Keeping the organization knowledgeable and up-to-date is difficult.
This can be especially challenging when edtech is used district-wide. When there is no easy way to communicate new tools and products, especially when educators return from conferences and have information they should share, districts may miss opportunities to let educators know about newly available tools that meet all necessary requirements, and how they should be used in order to protect data.
The district isn’t using tools the right way, and/or administrators are unsure if tools are being used the right way.
Without the ability to analyze edtech use school-wide or district-wide, it’s impossible to know if the right tools are being used and if they are being used appropriately. The ability to analyze usage - and do it quickly - is an important step toward identifying shortcomings so they can be corrected and compliance can be ensured.
Why leaders are turning to LearnPlatform and how it helps.
As the number of edtech tools increases to meet a variety of educator and student needs, the decision-making process can easily become overwhelming. LearnPlatform provides a comprehensive-yet-digestible overview of the edtech tools available that allows educators to manage and share an active, living list of products - including those approved, pending, reviewed and denied, and where the status is unknown. The challenges listed in the previous section are just a few of many that districts are facing, but each of them are prime examples of common, understandable challenges that LearnPlatform can help administrators address.
As previously stated, the sheer number of tools available can be daunting. The vetting process includes multiple steps and rigorous research, including identifying when student information is captured through both data input (log-in information) and data capture (user action records); determining if this information falls under personal identification information (PII); and keeping data secure for students. Many times, if there’s not an established process in place, these steps are left to individual teachers wanting to innovate in their classroom, leaving them with either many hours of research to do, or, on the flip side, not having the time to do the research at all. Each outcome is harmful in a different way. In such an environment, it is impossible to know, at the school or district level, whether or not you are in compliance, and to identify particular areas that need to be improved. LearnPlatform allows leaders to get full control and visibility of edtech, leading to the configuration of effective edtech management process that ensure compliance.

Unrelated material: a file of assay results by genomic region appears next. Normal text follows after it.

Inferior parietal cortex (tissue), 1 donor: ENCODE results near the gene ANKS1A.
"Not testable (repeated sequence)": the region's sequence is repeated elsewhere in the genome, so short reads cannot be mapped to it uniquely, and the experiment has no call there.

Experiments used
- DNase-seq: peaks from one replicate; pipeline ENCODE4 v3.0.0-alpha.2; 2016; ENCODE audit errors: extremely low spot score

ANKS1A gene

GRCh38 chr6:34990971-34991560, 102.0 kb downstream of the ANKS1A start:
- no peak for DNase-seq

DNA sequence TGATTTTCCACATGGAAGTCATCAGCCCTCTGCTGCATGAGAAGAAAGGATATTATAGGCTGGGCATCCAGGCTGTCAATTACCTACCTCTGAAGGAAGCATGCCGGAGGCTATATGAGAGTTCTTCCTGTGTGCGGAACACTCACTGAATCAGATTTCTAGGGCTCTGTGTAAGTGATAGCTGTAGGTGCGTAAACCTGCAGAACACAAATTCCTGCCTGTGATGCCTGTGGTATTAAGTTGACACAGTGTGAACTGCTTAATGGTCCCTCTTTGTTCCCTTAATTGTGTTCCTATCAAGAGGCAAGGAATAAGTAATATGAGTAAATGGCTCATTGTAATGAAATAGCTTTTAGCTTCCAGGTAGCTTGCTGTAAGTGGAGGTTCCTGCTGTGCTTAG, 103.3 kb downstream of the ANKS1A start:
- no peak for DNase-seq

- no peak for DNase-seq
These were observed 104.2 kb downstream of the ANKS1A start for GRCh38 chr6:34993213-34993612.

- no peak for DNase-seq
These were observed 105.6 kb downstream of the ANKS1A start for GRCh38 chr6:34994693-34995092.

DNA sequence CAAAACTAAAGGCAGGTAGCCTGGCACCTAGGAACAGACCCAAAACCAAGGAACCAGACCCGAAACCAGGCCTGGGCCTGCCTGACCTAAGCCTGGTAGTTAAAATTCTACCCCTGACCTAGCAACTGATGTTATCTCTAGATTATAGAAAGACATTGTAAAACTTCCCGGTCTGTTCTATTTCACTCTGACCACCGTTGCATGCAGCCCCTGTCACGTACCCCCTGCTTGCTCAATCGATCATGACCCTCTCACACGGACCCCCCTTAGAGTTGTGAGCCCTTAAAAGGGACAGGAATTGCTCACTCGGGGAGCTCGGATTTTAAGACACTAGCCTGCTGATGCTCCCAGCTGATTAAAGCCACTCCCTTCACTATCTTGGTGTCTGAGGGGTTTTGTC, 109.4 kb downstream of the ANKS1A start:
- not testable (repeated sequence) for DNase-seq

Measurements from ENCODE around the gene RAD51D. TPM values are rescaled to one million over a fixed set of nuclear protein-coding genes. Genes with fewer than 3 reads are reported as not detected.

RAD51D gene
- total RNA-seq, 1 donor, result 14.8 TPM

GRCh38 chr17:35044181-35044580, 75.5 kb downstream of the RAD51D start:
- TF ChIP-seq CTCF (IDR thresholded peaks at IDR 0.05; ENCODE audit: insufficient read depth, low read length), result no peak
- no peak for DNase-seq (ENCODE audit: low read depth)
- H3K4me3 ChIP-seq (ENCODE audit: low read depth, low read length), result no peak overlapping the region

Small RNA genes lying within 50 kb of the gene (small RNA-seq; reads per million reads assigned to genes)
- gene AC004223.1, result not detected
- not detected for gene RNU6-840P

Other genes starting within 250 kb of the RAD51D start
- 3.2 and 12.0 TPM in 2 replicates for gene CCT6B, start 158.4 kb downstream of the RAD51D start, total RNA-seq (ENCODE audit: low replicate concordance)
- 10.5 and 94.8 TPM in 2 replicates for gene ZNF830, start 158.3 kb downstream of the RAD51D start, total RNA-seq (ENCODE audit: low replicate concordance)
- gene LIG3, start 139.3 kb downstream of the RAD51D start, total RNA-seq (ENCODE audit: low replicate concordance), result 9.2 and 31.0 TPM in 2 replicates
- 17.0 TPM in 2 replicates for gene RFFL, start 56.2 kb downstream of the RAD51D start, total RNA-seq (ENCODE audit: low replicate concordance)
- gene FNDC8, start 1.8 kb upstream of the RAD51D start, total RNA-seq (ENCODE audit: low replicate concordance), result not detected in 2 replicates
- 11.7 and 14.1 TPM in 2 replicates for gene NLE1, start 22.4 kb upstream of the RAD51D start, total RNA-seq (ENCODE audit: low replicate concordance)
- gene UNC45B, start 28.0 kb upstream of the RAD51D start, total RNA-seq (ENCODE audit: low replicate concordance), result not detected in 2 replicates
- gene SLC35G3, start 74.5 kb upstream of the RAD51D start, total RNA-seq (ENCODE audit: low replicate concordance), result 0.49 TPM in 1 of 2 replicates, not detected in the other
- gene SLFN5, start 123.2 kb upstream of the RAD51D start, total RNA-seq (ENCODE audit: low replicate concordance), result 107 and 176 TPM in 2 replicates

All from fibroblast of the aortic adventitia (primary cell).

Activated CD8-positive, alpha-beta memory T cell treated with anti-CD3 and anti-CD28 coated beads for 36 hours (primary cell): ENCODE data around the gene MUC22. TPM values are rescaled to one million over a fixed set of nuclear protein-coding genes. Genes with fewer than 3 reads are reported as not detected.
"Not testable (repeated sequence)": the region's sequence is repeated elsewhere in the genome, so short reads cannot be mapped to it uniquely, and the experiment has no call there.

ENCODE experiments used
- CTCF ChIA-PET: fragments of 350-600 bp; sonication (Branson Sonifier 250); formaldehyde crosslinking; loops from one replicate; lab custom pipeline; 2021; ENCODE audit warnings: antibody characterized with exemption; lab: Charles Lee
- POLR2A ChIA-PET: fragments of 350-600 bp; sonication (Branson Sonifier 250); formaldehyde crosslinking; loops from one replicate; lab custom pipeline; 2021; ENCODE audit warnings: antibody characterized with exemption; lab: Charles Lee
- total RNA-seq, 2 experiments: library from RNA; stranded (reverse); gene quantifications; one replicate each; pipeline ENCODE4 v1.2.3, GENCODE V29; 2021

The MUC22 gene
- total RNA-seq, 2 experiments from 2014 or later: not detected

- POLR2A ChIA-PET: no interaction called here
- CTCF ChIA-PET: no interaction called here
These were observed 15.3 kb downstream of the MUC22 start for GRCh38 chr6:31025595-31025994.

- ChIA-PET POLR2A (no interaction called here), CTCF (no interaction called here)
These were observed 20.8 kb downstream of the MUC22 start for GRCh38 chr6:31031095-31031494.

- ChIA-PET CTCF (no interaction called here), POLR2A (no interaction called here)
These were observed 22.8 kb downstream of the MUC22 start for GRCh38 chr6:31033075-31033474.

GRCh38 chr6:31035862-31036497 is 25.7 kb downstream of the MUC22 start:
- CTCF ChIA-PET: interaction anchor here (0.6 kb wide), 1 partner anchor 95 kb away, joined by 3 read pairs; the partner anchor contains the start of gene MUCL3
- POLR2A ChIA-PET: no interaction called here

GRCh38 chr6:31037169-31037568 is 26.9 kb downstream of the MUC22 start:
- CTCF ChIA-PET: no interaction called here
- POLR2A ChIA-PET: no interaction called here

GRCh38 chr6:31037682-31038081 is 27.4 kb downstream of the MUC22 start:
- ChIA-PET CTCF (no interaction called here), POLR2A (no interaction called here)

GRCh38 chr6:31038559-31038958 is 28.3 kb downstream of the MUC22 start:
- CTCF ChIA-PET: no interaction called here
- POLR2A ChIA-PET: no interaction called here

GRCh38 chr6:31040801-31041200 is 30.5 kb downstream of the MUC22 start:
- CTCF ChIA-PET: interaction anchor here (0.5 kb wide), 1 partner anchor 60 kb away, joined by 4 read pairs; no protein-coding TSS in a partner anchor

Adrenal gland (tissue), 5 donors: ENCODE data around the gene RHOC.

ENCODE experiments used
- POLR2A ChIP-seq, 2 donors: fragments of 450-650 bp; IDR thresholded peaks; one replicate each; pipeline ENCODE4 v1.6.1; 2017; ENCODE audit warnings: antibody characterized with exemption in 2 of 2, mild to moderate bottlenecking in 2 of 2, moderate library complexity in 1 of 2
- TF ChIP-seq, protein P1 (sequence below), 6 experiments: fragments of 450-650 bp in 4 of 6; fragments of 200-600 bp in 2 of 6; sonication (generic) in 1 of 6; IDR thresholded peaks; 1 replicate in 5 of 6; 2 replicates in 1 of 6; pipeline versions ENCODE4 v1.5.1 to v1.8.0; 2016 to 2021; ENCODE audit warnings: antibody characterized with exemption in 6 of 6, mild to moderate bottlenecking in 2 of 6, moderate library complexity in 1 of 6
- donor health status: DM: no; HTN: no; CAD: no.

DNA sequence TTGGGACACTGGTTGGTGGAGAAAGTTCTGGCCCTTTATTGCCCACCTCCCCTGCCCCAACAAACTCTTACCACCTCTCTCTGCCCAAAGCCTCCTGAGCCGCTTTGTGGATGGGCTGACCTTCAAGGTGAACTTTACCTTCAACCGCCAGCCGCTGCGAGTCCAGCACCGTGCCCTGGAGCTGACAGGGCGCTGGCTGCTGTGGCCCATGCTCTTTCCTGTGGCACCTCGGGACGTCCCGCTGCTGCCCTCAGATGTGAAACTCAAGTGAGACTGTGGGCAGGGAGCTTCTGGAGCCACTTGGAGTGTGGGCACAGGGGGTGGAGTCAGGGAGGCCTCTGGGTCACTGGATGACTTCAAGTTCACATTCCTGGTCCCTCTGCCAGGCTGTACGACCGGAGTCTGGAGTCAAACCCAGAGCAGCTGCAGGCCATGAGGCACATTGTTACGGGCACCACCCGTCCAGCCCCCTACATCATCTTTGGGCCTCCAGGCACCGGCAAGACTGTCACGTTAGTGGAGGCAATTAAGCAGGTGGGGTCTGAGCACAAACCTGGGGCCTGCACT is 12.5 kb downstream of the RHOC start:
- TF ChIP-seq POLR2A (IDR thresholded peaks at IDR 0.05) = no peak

When it comes to keeping the organization up-to-date, every leader understands the challenges of communication and, the larger the district, the more challenging it becomes. But, as challenging as communication can be, leaders also understand that it’s crucial for every educator to understand and comply with regulations. LearnPlatform is able to streamline communication between administrators and teachers, informing both on the tools available, and which tools comply with the relevant regulations and the school’s or district’s policies. This removes the burden of communication by giving everyone easy access to the same accurate information.
For leaders who either know their district isn’t using tools the right way, or are unsure whether educators are using them appropriately, many times finding a solution can go back to the beginning: determining where to start and making a plan. Compliance doesn’t just begin once tools are in use; planning can start at the procurement stage. LearnPlatform helps leaders avoid non-compliance in the purchasing, implementation, evaluation, and management processes, so that schools and districts can ensure compliance from the beginning and stay away from tools that will cause issues.
Ensuring student data privacy is one of many objectives of effective edtech management, and it is an essential one. In the next post on student data privacy, we take a deeper look into the ethical use of student data and how our team of researchers and technologists help administrators manage, analyze and improve impact across their learning ecosystem.